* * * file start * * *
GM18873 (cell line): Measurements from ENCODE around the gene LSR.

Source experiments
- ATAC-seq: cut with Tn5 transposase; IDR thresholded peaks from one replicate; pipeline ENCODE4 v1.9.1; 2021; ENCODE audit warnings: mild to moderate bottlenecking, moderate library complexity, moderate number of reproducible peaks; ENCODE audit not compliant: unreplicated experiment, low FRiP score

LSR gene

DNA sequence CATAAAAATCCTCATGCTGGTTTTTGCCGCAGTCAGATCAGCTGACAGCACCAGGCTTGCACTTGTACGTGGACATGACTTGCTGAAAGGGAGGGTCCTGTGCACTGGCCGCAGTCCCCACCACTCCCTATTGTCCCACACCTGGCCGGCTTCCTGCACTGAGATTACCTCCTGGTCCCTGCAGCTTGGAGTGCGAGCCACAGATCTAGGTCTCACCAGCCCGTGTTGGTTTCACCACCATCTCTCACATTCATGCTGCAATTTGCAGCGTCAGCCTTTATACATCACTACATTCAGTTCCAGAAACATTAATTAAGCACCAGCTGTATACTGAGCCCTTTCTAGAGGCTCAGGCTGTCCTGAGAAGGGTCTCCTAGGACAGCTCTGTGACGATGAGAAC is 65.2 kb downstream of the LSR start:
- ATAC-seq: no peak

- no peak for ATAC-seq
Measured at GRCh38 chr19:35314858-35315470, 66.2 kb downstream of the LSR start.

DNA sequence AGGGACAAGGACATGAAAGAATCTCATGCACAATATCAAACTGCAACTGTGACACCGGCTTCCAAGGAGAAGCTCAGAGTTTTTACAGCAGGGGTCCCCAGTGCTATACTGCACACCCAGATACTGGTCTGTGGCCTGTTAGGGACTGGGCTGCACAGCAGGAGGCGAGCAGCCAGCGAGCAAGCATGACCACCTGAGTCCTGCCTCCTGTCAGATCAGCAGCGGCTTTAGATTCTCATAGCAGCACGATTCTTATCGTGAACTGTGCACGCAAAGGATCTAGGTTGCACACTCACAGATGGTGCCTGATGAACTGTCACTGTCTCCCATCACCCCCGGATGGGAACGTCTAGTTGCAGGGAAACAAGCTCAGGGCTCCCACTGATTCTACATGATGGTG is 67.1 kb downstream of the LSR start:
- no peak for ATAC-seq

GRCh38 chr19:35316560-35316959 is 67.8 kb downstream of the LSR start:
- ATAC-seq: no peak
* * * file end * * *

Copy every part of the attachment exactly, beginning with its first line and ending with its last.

GM18873 (cell line): Measurements from ENCODE around the gene LSR.

Source experiments
- ATAC-seq: cut with Tn5 transposase; IDR thresholded peaks from one replicate; pipeline ENCODE4 v1.9.1; 2021; ENCODE audit warnings: mild to moderate bottlenecking, moderate library complexity, moderate number of reproducible peaks; ENCODE audit not compliant: unreplicated experiment, low FRiP score

LSR gene

DNA sequence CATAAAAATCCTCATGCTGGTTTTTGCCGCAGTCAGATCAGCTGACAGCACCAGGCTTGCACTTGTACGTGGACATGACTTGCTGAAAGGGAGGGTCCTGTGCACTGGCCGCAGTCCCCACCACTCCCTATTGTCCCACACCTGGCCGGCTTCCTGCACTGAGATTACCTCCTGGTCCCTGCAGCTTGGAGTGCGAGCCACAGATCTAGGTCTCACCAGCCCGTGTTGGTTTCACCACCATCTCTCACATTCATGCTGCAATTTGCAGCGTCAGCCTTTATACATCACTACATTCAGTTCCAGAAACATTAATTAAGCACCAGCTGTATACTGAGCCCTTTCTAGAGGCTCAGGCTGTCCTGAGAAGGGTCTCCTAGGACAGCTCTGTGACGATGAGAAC is 65.2 kb downstream of the LSR start:
- ATAC-seq: no peak

- no peak for ATAC-seq
Measured at GRCh38 chr19:35314858-35315470, 66.2 kb downstream of the LSR start.

DNA sequence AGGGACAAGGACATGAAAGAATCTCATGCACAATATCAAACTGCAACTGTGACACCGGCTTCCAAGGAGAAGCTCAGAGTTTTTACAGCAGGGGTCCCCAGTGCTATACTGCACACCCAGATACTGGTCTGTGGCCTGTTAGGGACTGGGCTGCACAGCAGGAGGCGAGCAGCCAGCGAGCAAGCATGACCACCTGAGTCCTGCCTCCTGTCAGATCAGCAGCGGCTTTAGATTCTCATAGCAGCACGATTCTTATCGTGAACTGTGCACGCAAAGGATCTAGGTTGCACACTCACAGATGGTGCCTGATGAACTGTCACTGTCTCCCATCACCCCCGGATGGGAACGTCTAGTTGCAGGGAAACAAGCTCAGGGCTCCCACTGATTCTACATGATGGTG is 67.1 kb downstream of the LSR start:
- no peak for ATAC-seq

GRCh38 chr19:35316560-35316959 is 67.8 kb downstream of the LSR start:
- ATAC-seq: no peak